to accompany and give back hope

Parish Nursing Bulletin



Understanding Grief

In light of the recent tragedies in the U.S.A., many of us are experiencing grief, anger and worry about the future. Communal grief also reinforces personal grief. It is important to accept our feelings. Unacknowledged emotions cause stress which tends to emerge later as health problems (e.g. cancer, heart disease, depression, etc.). Spiritual traditions offered through prayers, liturgies and rituals help people deal with grief. Contemporary writers have added to the history of comforting words.

Grief as a rehearsal:
"Grief is the time when we are blessed with the opportunity to complete a natural process of spiritual death and rebirth before our own death." Stephanie Ericsson (Companion through the Darkness)

Grief as a link to others:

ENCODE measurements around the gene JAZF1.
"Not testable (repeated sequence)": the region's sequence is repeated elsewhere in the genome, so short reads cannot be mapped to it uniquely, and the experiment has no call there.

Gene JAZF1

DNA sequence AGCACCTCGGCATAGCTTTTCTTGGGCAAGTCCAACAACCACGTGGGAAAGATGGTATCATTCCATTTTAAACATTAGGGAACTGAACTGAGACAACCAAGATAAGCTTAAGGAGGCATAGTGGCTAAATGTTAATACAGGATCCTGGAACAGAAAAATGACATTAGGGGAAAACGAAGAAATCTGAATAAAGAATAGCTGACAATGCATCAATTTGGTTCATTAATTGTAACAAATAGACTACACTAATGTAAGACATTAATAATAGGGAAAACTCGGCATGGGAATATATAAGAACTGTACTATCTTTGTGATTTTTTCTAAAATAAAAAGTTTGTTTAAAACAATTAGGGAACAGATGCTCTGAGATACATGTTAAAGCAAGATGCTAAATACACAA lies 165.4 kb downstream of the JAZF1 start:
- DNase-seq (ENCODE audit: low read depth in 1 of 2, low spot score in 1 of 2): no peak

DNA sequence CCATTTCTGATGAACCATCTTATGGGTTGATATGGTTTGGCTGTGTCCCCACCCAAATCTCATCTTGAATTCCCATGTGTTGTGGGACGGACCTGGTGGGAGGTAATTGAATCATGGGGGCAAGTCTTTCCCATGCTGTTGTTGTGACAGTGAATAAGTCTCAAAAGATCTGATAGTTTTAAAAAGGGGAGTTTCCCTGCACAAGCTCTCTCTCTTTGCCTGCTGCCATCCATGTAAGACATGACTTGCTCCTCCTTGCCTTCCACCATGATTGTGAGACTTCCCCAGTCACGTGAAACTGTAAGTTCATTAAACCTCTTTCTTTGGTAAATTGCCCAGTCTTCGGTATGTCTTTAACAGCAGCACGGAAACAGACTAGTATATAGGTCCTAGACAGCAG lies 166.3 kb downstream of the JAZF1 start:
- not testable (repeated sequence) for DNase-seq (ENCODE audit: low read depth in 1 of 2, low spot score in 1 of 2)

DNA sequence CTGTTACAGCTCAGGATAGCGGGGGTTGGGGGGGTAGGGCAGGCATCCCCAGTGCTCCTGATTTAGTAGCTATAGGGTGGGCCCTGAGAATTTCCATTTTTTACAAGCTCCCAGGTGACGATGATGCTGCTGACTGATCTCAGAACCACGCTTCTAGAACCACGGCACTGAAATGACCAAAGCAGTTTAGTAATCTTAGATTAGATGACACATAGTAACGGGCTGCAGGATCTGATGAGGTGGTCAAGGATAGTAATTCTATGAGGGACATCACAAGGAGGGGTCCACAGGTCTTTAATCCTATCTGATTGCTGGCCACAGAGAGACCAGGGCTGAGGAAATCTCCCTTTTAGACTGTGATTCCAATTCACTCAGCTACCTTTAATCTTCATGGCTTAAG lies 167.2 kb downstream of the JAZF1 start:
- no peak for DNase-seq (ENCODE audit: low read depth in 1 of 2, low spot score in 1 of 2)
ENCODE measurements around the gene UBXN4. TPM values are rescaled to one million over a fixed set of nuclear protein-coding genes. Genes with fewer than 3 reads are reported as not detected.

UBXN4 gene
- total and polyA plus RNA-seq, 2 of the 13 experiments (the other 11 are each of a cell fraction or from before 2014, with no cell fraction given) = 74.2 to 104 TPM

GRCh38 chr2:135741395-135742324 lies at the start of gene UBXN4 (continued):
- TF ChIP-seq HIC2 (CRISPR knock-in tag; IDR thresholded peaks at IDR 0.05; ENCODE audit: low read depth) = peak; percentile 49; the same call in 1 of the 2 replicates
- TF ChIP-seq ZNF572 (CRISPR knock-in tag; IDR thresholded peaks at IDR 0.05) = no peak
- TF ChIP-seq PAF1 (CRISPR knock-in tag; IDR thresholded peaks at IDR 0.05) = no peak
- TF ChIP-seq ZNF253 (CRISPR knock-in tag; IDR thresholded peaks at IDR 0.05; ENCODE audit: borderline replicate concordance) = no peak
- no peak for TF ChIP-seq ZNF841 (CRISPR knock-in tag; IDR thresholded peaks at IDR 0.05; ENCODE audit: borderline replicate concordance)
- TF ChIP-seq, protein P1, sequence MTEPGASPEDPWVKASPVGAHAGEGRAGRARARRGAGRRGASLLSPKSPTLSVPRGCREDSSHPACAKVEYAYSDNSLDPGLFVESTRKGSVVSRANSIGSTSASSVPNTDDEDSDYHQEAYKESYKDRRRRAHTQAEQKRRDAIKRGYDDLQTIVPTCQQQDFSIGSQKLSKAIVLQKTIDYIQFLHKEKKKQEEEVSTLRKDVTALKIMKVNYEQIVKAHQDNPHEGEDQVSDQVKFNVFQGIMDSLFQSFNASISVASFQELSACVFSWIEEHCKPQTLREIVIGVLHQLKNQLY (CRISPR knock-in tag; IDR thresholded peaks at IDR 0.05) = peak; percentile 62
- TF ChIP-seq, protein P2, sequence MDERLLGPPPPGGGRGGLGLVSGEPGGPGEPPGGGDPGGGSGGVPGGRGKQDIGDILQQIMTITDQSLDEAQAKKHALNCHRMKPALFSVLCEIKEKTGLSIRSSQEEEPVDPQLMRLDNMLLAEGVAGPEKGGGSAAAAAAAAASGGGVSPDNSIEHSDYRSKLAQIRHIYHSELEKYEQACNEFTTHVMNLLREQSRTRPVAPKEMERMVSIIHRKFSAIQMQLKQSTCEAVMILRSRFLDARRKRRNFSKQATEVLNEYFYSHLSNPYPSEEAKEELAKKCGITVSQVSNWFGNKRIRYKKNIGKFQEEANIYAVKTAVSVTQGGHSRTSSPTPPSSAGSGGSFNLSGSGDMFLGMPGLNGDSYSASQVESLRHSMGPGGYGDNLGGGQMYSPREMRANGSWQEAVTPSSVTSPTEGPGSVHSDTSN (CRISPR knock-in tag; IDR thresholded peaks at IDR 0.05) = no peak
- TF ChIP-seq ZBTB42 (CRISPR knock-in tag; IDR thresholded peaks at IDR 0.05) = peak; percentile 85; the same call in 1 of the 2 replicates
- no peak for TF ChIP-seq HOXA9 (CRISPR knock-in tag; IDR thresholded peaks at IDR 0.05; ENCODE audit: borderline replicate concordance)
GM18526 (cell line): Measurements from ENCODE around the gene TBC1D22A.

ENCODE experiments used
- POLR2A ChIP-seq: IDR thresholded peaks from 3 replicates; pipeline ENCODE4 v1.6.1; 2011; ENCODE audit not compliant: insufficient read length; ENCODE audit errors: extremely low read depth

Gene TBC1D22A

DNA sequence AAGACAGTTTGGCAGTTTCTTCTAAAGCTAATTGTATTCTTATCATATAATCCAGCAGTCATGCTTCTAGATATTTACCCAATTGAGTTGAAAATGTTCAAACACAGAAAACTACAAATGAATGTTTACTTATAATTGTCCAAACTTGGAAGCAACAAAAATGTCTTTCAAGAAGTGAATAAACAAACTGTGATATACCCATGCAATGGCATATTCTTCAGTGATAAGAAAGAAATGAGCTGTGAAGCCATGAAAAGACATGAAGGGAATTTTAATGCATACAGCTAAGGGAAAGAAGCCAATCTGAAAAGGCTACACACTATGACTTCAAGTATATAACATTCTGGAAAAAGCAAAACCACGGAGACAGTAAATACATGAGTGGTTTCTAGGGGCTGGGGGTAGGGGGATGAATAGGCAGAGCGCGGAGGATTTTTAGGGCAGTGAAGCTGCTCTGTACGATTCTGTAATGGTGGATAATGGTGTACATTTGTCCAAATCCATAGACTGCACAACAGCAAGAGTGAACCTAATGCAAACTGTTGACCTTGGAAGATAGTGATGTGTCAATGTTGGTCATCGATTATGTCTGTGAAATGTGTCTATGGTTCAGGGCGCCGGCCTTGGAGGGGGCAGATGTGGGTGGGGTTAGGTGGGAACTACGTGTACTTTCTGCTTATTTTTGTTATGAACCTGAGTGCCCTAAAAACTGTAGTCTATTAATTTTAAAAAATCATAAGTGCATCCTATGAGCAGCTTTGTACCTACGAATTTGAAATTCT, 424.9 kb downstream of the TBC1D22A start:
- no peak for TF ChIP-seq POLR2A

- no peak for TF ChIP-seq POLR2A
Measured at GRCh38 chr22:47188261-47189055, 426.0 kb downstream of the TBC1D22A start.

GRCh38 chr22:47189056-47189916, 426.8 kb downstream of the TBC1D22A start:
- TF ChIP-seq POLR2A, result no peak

"Grief is a sign that we loved something more than ourselves…Grief makes us worthy to suffer with the rest of the world." Joan Chittister (Gospel Days)

Grief as a sign of love:
"Grief is love not wanting to let go."
Earl A. Grollman (Living with Loss)

Allowing grief out:
"An English professor at college once told our class about how he dealt with the death of a close friend. He said he went home and played a recording of the saddest music he knew; he plunged into the darkness; he acknowledged his grief and allowed it to pour out. He knew that the only way he could get beyond his loss was to allow himself to feel the pain in all its intensity." Helen Luke (The Way of Woman)

The promise of Jesus:
"Blessed are they that mourn, for they shall be comforted."
St. Matthew: Chapter 5, Verse 4



© 2009 Parish Nursing Ministry